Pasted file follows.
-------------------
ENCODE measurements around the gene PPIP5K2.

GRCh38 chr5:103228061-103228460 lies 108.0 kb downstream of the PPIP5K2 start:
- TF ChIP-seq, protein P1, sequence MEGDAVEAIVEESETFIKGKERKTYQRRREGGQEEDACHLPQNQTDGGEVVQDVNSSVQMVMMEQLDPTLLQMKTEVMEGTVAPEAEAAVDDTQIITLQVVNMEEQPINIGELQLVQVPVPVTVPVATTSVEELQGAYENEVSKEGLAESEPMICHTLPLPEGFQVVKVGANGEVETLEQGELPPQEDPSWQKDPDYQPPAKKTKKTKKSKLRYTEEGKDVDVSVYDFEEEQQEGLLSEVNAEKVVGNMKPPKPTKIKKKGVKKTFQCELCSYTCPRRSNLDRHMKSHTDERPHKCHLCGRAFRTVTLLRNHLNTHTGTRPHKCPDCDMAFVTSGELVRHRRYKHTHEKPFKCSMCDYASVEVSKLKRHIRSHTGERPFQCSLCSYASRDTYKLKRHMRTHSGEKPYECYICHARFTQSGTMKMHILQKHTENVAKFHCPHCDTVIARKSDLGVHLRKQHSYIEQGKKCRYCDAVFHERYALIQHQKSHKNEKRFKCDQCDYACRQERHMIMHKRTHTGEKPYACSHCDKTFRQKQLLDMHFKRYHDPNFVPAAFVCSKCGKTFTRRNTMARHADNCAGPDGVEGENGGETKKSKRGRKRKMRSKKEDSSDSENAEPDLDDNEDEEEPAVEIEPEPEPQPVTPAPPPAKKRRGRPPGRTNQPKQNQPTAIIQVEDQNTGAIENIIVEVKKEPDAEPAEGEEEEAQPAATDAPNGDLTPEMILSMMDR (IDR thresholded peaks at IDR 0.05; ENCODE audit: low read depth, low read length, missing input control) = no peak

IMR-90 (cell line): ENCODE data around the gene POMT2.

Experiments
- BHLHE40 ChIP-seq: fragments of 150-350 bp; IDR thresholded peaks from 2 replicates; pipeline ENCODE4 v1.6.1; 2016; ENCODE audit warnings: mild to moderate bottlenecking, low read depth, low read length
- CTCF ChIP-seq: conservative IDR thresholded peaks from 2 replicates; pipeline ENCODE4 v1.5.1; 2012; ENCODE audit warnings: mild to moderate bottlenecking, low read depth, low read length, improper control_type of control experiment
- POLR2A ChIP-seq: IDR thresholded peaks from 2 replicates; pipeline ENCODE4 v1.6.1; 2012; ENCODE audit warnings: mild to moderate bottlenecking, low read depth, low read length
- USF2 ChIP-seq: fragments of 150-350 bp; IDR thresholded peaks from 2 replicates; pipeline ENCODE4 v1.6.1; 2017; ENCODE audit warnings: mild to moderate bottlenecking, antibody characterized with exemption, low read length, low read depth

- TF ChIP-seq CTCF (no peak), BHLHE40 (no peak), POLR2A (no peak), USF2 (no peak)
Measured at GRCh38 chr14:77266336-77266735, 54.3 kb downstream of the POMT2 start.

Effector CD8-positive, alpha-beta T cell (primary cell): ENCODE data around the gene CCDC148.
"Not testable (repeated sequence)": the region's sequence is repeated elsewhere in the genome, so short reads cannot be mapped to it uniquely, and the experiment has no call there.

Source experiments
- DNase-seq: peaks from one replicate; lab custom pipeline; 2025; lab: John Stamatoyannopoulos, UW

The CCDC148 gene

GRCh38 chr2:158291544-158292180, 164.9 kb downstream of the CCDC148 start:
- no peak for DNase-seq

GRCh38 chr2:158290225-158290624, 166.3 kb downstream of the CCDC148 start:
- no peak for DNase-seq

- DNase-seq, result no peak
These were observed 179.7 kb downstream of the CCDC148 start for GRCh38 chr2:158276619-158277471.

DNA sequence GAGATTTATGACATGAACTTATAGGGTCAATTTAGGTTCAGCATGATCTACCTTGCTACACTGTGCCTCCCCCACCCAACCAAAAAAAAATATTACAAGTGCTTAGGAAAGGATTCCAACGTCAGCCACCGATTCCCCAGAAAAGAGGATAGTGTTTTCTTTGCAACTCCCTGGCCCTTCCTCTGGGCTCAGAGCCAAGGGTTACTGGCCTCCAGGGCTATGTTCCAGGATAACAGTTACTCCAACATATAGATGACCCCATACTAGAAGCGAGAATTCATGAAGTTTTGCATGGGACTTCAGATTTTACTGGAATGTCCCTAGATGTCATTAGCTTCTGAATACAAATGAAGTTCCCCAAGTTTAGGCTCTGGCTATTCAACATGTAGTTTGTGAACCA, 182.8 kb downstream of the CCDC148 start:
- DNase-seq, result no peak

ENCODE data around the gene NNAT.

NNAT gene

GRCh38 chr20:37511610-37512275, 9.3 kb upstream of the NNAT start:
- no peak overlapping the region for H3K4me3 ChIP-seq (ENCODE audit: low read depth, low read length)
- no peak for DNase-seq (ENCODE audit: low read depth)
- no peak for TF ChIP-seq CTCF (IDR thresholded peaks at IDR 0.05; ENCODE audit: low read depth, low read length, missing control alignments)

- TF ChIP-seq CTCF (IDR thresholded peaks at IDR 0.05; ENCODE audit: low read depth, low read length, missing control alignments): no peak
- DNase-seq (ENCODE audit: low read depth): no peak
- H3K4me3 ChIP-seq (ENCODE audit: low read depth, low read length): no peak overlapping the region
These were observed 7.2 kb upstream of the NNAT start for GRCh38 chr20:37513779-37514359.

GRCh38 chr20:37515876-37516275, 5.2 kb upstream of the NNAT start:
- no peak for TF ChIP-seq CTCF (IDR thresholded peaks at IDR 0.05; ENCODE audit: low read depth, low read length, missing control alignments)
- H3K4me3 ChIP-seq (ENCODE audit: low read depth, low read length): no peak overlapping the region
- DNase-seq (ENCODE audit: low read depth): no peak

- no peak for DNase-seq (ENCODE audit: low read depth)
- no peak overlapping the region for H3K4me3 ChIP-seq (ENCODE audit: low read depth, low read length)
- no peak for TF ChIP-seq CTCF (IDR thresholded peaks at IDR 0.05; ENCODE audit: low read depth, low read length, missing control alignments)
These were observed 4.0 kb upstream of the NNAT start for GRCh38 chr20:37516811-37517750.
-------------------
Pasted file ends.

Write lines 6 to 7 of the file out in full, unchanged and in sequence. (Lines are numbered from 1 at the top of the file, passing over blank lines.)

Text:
- BHLHE40 ChIP-seq: fragments of 150-350 bp; IDR thresholded peaks from 2 replicates; pipeline ENCODE4 v1.6.1; 2016; ENCODE audit warnings: mild to moderate bottlenecking, low read depth, low read length
- CTCF ChIP-seq: conservative IDR thresholded peaks from 2 replicates; pipeline ENCODE4 v1.5.1; 2012; ENCODE audit warnings: mild to moderate bottlenecking, low read depth, low read length, improper control_type of control experiment